The Role of Glial Monoamine Transporters in Cocaine-Induced Sensitization and Tolerance In the United States, there are 1.5 million people classified as dependent on or abusing cocaine. Cocaine inhibits dopamine reuptake by binding to high-affinity monoamine transporters thereby impairing removal of dopamine from the synapse. These increased dopamine levels have been associated with the rewarding effect reported by cocaine abusers. In the brain, glial cells surround neuronal processes and synapses and have multiple types of monoamine transporters, including the organic cation transporters (OCT) that are not blocked by cocaine. The general hypothesis of the present proposal is that activation of astrocytes by repeated administration of cocaine enhances their OCT- mediated monoamine uptake thus decreasing dopamine levels in response to a drug challenge and leading to the development of tolerance to cocaine. This hypothesis will be tested in the following two specific aims:
Specific Aim 1 : To determine the role of astrocytes in the development of behavioral sensitization and tolerance to cocaine. Our preliminary data suggest that inhibition of glial metabolism by the selective glial toxin fluorocitrate reduces tolerance to cocaine. We will determine if this effect is due to inhibition of monoamine uptake by the electrogenic transporters in astrocytes.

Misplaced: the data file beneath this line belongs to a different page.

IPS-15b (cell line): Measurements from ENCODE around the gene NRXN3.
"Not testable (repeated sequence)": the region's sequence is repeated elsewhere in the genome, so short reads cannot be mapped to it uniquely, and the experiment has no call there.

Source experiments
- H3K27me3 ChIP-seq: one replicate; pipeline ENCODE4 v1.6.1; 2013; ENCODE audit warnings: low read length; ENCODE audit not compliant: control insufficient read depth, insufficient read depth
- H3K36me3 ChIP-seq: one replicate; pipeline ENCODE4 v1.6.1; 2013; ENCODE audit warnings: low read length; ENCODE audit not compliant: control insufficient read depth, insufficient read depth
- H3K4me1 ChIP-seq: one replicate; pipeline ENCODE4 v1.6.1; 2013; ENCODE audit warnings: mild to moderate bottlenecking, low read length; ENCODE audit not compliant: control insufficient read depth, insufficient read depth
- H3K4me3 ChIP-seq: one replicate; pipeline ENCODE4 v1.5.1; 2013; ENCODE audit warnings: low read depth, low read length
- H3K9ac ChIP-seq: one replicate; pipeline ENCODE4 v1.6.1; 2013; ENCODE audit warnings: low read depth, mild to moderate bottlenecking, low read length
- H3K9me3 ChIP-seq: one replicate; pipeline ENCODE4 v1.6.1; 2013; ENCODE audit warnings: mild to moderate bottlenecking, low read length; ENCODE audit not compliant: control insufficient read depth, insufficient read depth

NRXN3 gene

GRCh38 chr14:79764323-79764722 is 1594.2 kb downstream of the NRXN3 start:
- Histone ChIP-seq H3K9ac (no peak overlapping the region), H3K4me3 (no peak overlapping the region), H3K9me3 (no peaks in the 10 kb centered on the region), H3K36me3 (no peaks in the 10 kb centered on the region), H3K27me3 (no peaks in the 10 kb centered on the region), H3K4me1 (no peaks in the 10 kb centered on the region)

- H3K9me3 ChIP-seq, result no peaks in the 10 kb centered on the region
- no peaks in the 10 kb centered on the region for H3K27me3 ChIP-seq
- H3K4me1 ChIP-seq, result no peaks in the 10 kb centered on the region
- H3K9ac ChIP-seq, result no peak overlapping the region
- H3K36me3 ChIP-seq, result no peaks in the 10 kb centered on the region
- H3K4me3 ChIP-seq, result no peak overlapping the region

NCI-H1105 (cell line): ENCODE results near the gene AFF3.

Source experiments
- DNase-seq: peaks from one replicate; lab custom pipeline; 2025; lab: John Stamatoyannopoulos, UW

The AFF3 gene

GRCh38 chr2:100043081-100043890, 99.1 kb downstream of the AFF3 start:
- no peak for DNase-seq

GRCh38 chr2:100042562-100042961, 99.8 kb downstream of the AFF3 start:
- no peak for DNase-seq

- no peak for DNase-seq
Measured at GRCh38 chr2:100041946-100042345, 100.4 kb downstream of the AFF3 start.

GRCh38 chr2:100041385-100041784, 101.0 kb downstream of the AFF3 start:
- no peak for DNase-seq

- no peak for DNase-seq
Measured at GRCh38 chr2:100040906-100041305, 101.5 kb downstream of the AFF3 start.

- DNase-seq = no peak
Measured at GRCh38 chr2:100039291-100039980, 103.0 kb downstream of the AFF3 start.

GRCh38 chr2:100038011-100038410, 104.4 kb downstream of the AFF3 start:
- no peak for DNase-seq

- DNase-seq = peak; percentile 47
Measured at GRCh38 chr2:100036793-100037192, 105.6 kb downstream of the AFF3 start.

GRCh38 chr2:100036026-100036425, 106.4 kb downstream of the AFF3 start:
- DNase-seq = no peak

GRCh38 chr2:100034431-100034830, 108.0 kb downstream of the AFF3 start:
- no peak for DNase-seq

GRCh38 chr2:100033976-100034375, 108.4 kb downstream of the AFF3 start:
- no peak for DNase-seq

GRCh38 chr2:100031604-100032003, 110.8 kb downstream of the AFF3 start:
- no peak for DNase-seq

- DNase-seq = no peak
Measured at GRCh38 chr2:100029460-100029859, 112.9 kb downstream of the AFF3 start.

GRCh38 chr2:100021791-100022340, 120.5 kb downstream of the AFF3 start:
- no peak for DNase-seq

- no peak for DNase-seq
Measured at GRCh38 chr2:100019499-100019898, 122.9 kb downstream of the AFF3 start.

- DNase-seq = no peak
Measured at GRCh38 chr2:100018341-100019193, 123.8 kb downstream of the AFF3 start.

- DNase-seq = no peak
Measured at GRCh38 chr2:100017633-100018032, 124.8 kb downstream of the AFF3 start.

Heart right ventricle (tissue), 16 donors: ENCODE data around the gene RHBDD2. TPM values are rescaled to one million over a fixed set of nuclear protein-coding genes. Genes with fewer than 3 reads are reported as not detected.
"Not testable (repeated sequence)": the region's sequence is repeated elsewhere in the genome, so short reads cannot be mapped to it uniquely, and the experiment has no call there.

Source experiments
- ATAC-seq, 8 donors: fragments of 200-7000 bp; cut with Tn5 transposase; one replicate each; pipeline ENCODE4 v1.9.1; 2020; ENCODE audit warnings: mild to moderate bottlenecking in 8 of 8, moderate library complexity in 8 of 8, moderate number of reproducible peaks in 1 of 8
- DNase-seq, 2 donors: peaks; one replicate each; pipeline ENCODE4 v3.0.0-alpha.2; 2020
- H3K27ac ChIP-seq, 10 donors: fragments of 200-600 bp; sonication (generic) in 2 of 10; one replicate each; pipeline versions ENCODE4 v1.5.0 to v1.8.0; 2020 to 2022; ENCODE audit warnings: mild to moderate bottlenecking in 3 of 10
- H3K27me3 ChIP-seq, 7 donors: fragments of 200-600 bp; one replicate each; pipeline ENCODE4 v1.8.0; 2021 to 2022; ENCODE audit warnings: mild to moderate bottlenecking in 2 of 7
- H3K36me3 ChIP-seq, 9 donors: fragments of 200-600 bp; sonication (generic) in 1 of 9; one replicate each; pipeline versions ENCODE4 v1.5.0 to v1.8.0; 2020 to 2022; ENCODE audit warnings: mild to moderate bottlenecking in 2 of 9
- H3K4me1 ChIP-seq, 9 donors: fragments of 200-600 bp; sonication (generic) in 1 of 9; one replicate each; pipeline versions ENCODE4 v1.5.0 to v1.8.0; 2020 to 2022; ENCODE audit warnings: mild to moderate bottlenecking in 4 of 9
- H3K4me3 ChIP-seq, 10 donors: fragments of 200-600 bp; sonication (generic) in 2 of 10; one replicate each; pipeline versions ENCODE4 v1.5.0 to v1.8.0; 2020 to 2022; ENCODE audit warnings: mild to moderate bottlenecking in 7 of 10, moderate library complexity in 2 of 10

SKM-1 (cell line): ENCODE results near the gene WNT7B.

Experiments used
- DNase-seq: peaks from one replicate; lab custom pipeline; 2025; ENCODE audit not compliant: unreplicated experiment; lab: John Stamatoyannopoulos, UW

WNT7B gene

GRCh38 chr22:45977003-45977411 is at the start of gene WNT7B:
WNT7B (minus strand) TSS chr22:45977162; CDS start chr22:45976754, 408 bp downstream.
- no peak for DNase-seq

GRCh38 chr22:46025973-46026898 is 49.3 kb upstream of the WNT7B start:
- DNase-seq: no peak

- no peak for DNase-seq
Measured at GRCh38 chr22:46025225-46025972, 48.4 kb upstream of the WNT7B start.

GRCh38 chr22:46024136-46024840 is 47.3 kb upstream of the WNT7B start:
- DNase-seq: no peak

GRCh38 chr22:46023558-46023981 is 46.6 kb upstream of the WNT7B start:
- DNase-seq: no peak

Specific Aim 2 : To determine the effect of repeated cocaine and monoamine administration on transporter currents and the protein levels of OCT transporters in cultured astrocytes and rat brain. We will determine if elevated levels of monoamines, particularly dopamine, up-regulate expression of the OCT transporters on astrocytes resulting in apparent behavioral tolerance to cocaine. In the present electrophysiological and western blot experiments, we will assess the effects of monoamines on OCT electrogenic currents and protein levels in both cultured astrocytes (i.e., a direct effect) and in brain slices after rats have become sensitized or tolerant to cocaine.
Specific Aim 3 : To determine the effects of repeated administration of cocaine on the accumulation in astrocytes of the fluorescent monoamine analog 4-(4-(dimethylaminp)-styryl)-Nmethylpyridinium;(ASP+). Using fluorescent imaging to study the accumulation of ASP+, a fluorescent substrate for DAT, NET and OCT in acutely separated astrocytes, we will measure the accumulation of ASP+ in acutely isolated astrocytes from control and cocaine treated animals.

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Our preliminary data show that astrocytes are involved in the development of behavioral sensitization and/or tolerance to cocaine, probably due to their recently described cocaine insensitive monoamine transporters. We propose to study how cocaine affects the level of these transporters in astrocytes. Our studies could eventually lead to the development of novel drugs against the development of cocaine addiction - drugs that preferentially block cocaine insensitive monoamine transporters in astrocytes.

National Institute of Health (NIH)
National Institute on Minority Health and Health Disparities (NIMHD)
Research Centers in Minority Institutions Award (G12)
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Universidad Central Del Caribe
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